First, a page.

Giancarlo Stanton is in the midst of the worst slump of his career. Everyone is wondering what is wrong with him. It’s a question that has plagued Stanton, hitting coach Barry Bonds, the Marlins organization, and all of baseball.

Just a few days ago Stanton’s last 30 games line was .118/.211/.206. He has now shown signs of improvement this past series against the Rockies, bringing his average up to .165 over his last 30 games and is hitting .318 over his last 7 games, but with 2 RBIs and no home runs. Better than before, but still not Giancarlo numbers. He is also not making as much contact with the ball. His strikeout rate over the past month and a week is 46.1 percent. That is not just above average- it is more than twice the Major League average of 21.1 percent. No hitter in baseball history has ever had a season with at least 300 plate appearances and put up a 40 percent strikeout rate. No hitter will last with that little amount of contact.

There have been many theories as to why Stanton has been struggling. Hall of Fame pitcher Pedro Martinez suggested that maybe Stanton cannot see the ball as well anymore after being beaned in head by Mike Fiers in 2014. He suffered fractures around the left side of his face and maybe that affected his eye at the plate. However, that doesn’t necessarily hold up since Stanton was on pace to have his best year yet in 2015 when a broken hamate bone ended his season in June. At that point, he was hitting .265 with 27 home runs and 67 RBIs. He was on pace for over 60 home runs last year. This year he was off to his best start ever. Why would he suddenly fall off and now not be able to see the ball as well?

He hasn’t lost his power as he blasted a 475 foot home run this year and also hit a ground ball on June 9th against the Minnesota Twins that Statcast measured to have an exit velocity of 123.9 MPH. Those are all good signs, but the numbers aren’t adding up. It doesn’t stand to reason that Stanton simply forgot how to hit, since he has a long, clear record of excellence. However, there is some evidence that maybe his swing mechanics have changed just to the point where it is causing him to struggle this badly.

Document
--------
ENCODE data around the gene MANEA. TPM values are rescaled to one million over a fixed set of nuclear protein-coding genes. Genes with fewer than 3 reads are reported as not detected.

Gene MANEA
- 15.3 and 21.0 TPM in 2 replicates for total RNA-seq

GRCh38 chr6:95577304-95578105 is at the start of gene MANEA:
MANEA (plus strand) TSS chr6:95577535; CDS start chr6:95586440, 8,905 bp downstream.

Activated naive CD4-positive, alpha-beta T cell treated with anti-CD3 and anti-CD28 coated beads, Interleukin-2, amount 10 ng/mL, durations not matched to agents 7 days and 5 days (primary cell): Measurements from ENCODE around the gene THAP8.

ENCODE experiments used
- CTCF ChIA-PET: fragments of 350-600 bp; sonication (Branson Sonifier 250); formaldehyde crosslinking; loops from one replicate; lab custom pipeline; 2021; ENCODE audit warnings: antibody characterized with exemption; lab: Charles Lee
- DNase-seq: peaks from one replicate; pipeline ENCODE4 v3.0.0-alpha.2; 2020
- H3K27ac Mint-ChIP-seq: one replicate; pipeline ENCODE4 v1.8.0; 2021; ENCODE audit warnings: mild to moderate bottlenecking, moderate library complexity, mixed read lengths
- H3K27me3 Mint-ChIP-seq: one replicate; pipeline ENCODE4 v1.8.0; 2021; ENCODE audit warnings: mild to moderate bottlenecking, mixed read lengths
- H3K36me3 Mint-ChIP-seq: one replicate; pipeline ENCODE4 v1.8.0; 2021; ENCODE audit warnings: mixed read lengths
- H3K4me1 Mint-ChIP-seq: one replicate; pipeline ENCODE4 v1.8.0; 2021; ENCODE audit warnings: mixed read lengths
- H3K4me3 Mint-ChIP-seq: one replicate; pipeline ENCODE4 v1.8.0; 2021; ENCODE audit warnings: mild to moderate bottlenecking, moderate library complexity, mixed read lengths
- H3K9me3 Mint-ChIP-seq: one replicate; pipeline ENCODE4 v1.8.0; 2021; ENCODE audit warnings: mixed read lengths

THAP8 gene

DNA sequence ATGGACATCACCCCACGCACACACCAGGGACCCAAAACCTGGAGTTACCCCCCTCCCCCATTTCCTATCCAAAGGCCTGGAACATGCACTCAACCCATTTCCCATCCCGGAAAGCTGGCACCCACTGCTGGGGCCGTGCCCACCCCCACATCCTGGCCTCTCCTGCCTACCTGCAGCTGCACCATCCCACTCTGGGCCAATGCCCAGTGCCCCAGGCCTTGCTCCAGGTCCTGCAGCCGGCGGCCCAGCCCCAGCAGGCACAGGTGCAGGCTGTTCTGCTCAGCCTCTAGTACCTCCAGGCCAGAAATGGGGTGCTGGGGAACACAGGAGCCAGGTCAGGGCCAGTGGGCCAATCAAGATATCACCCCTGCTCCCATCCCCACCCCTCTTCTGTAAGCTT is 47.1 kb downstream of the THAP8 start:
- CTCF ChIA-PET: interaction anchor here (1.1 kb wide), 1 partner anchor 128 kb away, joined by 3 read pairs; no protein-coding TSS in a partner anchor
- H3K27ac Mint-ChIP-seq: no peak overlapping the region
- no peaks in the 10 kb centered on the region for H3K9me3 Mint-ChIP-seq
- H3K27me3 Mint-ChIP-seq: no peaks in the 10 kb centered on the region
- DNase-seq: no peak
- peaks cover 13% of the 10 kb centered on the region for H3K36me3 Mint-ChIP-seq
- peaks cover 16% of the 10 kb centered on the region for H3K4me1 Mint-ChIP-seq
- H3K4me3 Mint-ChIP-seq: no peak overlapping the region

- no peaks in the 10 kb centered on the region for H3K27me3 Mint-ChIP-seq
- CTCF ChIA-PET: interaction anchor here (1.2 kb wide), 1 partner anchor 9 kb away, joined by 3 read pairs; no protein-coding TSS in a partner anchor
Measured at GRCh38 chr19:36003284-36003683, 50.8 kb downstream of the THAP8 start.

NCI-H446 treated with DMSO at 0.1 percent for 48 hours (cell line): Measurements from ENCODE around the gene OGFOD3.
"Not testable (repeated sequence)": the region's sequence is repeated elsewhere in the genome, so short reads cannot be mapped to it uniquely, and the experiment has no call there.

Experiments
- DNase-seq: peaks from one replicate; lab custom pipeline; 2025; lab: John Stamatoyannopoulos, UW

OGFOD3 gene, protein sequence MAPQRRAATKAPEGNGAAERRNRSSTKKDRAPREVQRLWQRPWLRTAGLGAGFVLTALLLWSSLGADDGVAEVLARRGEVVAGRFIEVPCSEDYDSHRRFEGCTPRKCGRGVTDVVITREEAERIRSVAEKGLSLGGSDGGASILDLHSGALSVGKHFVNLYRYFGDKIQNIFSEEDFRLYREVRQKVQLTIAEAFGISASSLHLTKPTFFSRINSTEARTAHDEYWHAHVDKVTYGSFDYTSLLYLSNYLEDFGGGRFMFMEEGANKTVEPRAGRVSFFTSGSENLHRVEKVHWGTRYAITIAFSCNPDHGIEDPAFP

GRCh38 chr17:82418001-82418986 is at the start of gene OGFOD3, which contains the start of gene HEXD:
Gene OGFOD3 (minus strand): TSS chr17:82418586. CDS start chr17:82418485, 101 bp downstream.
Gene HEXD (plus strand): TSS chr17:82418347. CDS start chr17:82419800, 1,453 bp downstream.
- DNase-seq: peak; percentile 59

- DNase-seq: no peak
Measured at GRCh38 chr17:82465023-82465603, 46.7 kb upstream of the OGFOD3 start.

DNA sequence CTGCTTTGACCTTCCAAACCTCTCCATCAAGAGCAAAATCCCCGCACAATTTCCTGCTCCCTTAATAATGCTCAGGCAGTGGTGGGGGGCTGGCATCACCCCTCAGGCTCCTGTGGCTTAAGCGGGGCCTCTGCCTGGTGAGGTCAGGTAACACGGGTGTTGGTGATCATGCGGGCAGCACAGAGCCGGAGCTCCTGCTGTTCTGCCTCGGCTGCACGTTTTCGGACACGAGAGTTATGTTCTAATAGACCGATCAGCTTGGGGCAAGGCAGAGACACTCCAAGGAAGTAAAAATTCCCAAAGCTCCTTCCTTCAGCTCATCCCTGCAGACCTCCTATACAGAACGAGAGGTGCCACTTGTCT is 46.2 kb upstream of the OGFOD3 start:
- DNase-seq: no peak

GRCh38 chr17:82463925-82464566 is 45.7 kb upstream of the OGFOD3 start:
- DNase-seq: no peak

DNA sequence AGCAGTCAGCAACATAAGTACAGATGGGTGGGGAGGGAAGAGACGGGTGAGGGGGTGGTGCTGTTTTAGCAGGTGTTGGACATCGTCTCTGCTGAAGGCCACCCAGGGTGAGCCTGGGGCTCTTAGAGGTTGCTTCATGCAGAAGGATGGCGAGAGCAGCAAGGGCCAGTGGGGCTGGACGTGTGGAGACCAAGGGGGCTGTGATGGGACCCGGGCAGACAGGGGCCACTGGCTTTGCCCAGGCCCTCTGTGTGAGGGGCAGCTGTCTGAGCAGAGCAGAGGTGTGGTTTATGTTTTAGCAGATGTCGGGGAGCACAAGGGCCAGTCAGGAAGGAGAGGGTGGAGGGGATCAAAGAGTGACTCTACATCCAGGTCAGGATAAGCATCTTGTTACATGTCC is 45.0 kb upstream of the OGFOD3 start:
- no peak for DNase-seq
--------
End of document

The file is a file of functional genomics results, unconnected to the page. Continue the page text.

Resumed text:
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Take a look at Stanton hitting a three run home run here back in June of 2015 against Colorado. Look at where his feet and his stride are. Because Stanton is so big and tall (6’6″ 245), he is able to stand a little bit off of the plate and still be able to reach the outside pitch, while also allowing himself to get extended on a pitch inside. This is what made him so good. He takes a somewhat closed stride in order to not get beat on the outside pitch while allowing himself room to hit the inside pitch.

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Here, we have New York Mets flame-thrower Noah Syndergaard striking Stanton out on a 92 MPH slider on the outside corner. Stanton is flailing to try and make contact with the ball and comes up short. Look at his stride here. He is not as closed and is more open then he used to be. How to tell? You cannot see Stanton’s back foot in the home run shot, but you can see it in the strikeout. When Stanton opens up with his stride, he pulls off the ball and he takes away his ability to reach the outside pitch. The numbers agree too, as his outside contact rate has dropped from 49.8% in 2014, to 39.9% in 2015, and down to 32.5% in 2016. He also hits just .211 on sliders low-and-away and has his highest strikeout rate on that pitch. MLB Tonight analysts and former MLB stars Harold Reynolds and Pedro Martinez broke this down, saying that when a pitcher sees a guy stride open and pull off resulting in him flailing at the ball, the pitcher takes advantage of this mismatch.  Pitchers will then pound the outside corner and low and away with off-speed after off-speed pitches until Stanton makes the necessary adjustments. Obviously, pitchers have realized this and are continuing to throw Stanton breaking-balls low and away and Stanton continues to miss them, like he does off of Syndergaard (see above).

On top of that, Stanton could still be experiencing side soreness. He missed the final week of May because his side was sore and he was unable to swing with his full power. For an athlete who’s job requires him to twist at maximum effort, this is certainly a problem, especially for someone as strong as Stanton who is relied on for power and run production.

The evidence is there and it should not be a huge adjustment for Stanton to stride more closed in order to reach that outside pitch. Once he does that, he will be able to attack the baseball and drive it to all parts of the field like he used too. If his side is still bothering him, then the Marlins can give him a week or two to rest and recover to make sure the side is healthy. Whatever Stanton has to do, he must do it quickly if the Marlins want to have a chance to compete for a playoff spot.


All information and stats courtesy of Statcast, Mlb.com, and Fangraphs.

Image courtesy of outsidepitchmlb.com

Screenshots courtesy of Fox Sports Florida and MLB.com At Bat

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